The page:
Peggy Bechko: Writers Worry – A Lot

From Peggy’s wonderful blog:

Friend writers have you ever thought about how many things we writers worry about, think about, consider and fret over that we can’t do anything about?

I mean really, there’s enough for us to get our angst on about like characters, chapter length, artwork for the book cover, how the editor is doing, what the next book will be, and on and on, without chewing our nails over what we can do nothing about.

I dunno, maybe writers like to worry. Maybe it’s in the blood.


It’s time to man-up, woman-up, shake it off and realize things change. They evolve. Sometimes they get better, sometimes worse, sometimes the whole change thing seems like it wasn’t worth the effort in the first place but it happens anyway.

People in general hate change. Writers may be even worse, locked away in our own little worlds, creating those worlds, tucked away in whatever comfort zone feels best and just keeping things normal and comfy.

So, let’s face it, we need to direct our focus away from things beyond our control.

Such as:

Your agent is retiring. Well it had to happen some time. So find a new one. Get folks to refer you. Go it alone. Move forward. You can’t change the fact that that particular agent is going to his or her rest – oh, um, I mean retiring, though my advice would remain the same if he or she outright died on you.

The future of books is another biggie. And I do mean biggie. It’s a broad subject. I mean why are we as writers gnashing our teeth over whether books are going to be conventional print or Ebooks or audio books or print on demand books or… well you get it. First of all, really really big corporations are going to have a lot of input as to how that sifts out. Secondly, we as writers have much more control these days. We can do POD or digital editions, even audio editions on our own if we want. That we can fret over and worry over. What the big boys choose to do we can’t change.

There’s a lot of fretting, teeth gnashing and general twitterizing over what Amazon is going to do next. I don’t know, do you? I mean it’s the elephant in the living room of publishing and no doubt it will remain so. There you are. Will worry, hair-tearing and tooth-grinding change anything for a writer in the ‘what will Amazon do” arena? Nope. Use the tools and shake it off.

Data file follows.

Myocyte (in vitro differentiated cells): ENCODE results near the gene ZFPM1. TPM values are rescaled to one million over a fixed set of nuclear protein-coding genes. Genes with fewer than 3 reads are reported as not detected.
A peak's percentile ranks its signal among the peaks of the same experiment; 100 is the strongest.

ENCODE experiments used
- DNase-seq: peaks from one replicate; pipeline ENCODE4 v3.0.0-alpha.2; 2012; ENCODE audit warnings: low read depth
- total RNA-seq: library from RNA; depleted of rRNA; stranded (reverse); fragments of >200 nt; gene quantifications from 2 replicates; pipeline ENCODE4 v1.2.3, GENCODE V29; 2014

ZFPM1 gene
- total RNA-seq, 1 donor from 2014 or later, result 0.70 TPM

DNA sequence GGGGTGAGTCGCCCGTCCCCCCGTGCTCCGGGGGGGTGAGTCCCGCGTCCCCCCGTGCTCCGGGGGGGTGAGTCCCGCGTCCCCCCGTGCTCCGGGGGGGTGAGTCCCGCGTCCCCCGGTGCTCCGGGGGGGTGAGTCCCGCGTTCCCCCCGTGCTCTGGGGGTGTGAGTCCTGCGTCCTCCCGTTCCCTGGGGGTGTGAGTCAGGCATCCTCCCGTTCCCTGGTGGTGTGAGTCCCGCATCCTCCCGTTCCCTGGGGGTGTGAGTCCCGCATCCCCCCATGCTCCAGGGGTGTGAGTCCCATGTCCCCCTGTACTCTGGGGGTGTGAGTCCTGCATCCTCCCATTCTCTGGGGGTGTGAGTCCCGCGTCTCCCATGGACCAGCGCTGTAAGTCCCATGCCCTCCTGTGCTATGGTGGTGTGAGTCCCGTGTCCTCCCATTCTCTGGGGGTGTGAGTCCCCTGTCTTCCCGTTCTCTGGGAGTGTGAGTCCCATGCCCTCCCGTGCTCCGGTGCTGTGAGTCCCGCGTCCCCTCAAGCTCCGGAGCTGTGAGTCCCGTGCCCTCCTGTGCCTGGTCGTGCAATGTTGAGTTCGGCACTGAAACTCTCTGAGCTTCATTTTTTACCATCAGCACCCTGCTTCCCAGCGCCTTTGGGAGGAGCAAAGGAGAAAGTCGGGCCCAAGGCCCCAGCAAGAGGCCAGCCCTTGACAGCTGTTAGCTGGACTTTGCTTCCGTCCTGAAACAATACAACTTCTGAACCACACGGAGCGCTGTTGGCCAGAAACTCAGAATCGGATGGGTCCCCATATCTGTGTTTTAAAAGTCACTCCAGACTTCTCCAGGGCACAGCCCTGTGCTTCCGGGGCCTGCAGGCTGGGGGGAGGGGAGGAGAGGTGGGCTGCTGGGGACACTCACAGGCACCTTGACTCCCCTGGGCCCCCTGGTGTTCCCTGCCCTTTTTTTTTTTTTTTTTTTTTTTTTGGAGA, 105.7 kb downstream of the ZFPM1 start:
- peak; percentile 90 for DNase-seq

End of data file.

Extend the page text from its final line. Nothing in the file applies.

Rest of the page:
There’s a lot of worry and a lot of local hand-wringing about what future a small bookstore will have in all this publishing upheaval. I understand the small bookstore owner worrying. I also understand readers perhaps afraid they’ll lose their favorite small bookstore to the current economic climate (I don’t want to see the indie bookstore close either). But the truth of the matter is we writers can’t do a thing about the small bookstore’s economics. We can just keep writing – so we do. It probably would be better for us if we did it with a bit less high anxiety.

I see a lot being written pro and con about blogging and facebook and twitter and pinterest and, well, you know the whole social networking thing. Here’s the thing, we as writers are going to have to promote. It’s likely we’ll be responsible for more promoting than ever before. I blog. You can to if you like, but you don’t have to. You can social network – or not. The decision is yours. So stop worrying about it. Do it, don’t do it, let go already.

A writer writes. The more writing the better. So it would seem a little less time spent on worrying and fretting and gnashing and hair-tearing – unless you want to do that over your latest creative writing endeavor – and a bit more time actually writing would be of great benefit.

What do you think?


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